curzon_amanda_bk_tbc curzon_amanda_bk_tmfm curzon_amanda_bk_nfib
Full Name: Amanda Curzon
Nationality: British
Organization: None
Occupation Adventurer

Creator: Frank Usher
Time Span: 1965 - 1970


Amanda Curzon is an entertainer.

That is what she claims and it is supposedly how she earns a living but there are few places where her name would have ever graced a marquee so the description is open to argument.

What she is mostly is a sex-crazed adventurer who seems to be totally under the control of her highly dominating travelling companion, Oscar Sallis, a wrestler by trade. He rules virtually her entire world except for the fact that since she is a whole lot smarter than Sallis (and who isn't, apparently), she knows when to say yes to his sexual demands and that gives her a whole lot of control since Sallis is even more sex-driven than Curzon.

Curzon hails from the Cockney area of East London. How she got to be from there to the region in and round the Iron Curtain is mostly a mystery and largely unimportant though it almost certainly is because that is where Sallis felt he could earn a living wrestling there and where Sallis went, Curzon followed. Except when they fought which seemed a frequent occasion.

It is very important to note that neither of these people are trained agents and it is absolutely clear that no government agency would ever willingly use them. Nevertheless, whether from gullibility or a love of thrills bordering on insane, they both get involved with different spy organizations and manage to just barely escape death on numerous occasions. 'Barely' is particularly appropriate for Curzon because regardless of what she is doing or what is going on around her, there is good chance she will find a reason to undress.


Number of Books:3
First Appearance:1965
Last Appearance:1970

As I mention in the My Comments section, I have not read these books (yet and probably ever). The best source for information that I found was from a truly awesome source of incredibly interesting and compelling reading:

Mystery Woman: An Encyclopedia of Leading Women Characters in Mystery Fiction by Colleen Barnett.

There are now three volumes of this worthwhile tome and I strongly recommend it. The lady knows her stuff and she is fantastic as conveying it.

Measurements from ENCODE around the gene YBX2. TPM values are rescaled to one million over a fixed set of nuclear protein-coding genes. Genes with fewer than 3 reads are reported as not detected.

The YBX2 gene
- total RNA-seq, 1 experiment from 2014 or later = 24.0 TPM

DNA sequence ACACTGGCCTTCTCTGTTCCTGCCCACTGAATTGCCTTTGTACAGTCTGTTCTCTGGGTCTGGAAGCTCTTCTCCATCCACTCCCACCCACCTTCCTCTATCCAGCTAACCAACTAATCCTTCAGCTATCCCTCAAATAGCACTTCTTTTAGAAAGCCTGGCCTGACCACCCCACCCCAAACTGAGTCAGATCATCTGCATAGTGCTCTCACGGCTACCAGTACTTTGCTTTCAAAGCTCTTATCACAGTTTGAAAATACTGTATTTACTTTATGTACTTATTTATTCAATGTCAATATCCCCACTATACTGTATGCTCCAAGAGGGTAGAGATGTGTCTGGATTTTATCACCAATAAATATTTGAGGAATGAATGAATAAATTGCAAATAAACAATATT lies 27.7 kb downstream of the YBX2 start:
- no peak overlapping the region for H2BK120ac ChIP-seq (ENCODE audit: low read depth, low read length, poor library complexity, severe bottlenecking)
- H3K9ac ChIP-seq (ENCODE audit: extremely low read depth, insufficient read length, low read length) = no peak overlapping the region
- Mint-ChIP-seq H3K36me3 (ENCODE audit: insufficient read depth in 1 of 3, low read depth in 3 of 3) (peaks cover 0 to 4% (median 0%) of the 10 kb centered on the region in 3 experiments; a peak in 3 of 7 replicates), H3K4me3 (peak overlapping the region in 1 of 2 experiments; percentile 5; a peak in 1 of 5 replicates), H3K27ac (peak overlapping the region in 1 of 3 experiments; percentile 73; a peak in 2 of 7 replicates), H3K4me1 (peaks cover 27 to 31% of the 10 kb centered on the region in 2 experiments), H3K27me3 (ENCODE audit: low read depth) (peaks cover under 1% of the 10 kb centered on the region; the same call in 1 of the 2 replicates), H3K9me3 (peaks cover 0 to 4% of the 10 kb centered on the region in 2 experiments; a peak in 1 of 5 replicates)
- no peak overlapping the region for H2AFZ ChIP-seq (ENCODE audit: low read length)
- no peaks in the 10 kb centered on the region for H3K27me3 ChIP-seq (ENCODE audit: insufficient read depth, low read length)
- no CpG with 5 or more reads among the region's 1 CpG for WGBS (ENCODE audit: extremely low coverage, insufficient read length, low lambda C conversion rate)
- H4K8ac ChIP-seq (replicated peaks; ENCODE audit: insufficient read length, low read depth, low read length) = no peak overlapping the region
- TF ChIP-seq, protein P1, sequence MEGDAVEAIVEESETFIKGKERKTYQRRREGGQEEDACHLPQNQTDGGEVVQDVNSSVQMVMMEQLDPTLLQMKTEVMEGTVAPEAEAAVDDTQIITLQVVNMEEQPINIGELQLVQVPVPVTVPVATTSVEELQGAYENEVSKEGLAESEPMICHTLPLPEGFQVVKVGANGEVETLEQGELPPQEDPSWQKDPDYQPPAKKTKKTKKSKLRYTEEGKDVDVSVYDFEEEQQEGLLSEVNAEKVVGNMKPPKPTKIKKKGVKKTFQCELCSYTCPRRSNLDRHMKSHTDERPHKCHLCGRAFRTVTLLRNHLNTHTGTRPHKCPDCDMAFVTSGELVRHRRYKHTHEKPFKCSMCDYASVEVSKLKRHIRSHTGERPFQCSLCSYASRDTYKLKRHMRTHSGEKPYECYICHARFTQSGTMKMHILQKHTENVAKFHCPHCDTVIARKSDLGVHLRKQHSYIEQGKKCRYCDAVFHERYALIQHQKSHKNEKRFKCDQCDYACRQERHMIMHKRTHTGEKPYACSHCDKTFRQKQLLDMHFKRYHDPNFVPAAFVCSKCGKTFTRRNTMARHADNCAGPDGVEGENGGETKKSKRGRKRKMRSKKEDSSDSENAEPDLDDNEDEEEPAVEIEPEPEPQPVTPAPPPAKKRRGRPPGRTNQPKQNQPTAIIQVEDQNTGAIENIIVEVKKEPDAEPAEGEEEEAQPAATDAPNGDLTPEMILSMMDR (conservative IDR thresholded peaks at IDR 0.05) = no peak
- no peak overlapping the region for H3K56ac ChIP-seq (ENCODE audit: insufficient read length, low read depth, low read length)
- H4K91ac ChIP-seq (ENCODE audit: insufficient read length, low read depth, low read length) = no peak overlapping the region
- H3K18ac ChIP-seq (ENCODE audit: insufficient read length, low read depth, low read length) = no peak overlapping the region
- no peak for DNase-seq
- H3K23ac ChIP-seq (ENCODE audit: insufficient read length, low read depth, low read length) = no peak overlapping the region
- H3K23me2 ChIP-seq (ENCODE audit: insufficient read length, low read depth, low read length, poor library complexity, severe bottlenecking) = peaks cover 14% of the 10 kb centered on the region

Note: There is listed in Wikipedia a fourth book in the series. Deadly Legacy (1971). However, a fellow spy-fi fan was kind enough to send me the flyleaf from that book and it is not an Amanda Curzon adventure.

1 The Man From Moscow The Man From Moscow
Written by Frank Usher
Copyright: 1965

In East Germany, Amanda Curzon and Oscar Sallis meet Stanislov, a Russian agent who work at times for the US. Now that his activities are known to his country, he needs to get out of Eastern Europe and he convinces Curzon and Sallis to smuggle him out.

2 No Flowers In Brazlov No Flowers In Brazlov
Written by Frank Usher
Copyright: 1968

Smuggling seems to be a sideline for Amanda Curzone because being more known for it, she agrees while in the Soviet Union to sneak a document from Kruschchev back to Munich.

3 The Boston Crab The Boston Crab
Written by Frank Usher
Copyright: 1970

In Austria, Oscar Sallis gets into trouble for the attempted murder of a woman named Sally with whom he was very familiar, not to mention her daughter, Tanya. The trouble is the husband/father is upset with both Sallis and Curzon and since he is rich, a former SS agent, and in league with the Arabs, that spells trouble for both.


I have rated this series. I mention that because in doing so, I have broken one inviolate (until now) rule that I will not rate a series that I have not read. I have not read any of the three books and have absolutely no desire to do so.

That lack of interest stems from finding in the very few references I can to this series absolutely nothing that makes me the least bit desirous to delve into the series.

Now that is wrong and I admit it. I hope that should someone out there have any better knowledge of this series than the pawltry amount I have, they will speak up and tell me their opinions.

Mind you, should I ever find a copy of these books at a price my limited budget can afford, I would likely change my mind. So, in truth, my principles against reading these books is more based on being cheap than being discerning.


My Grade: C


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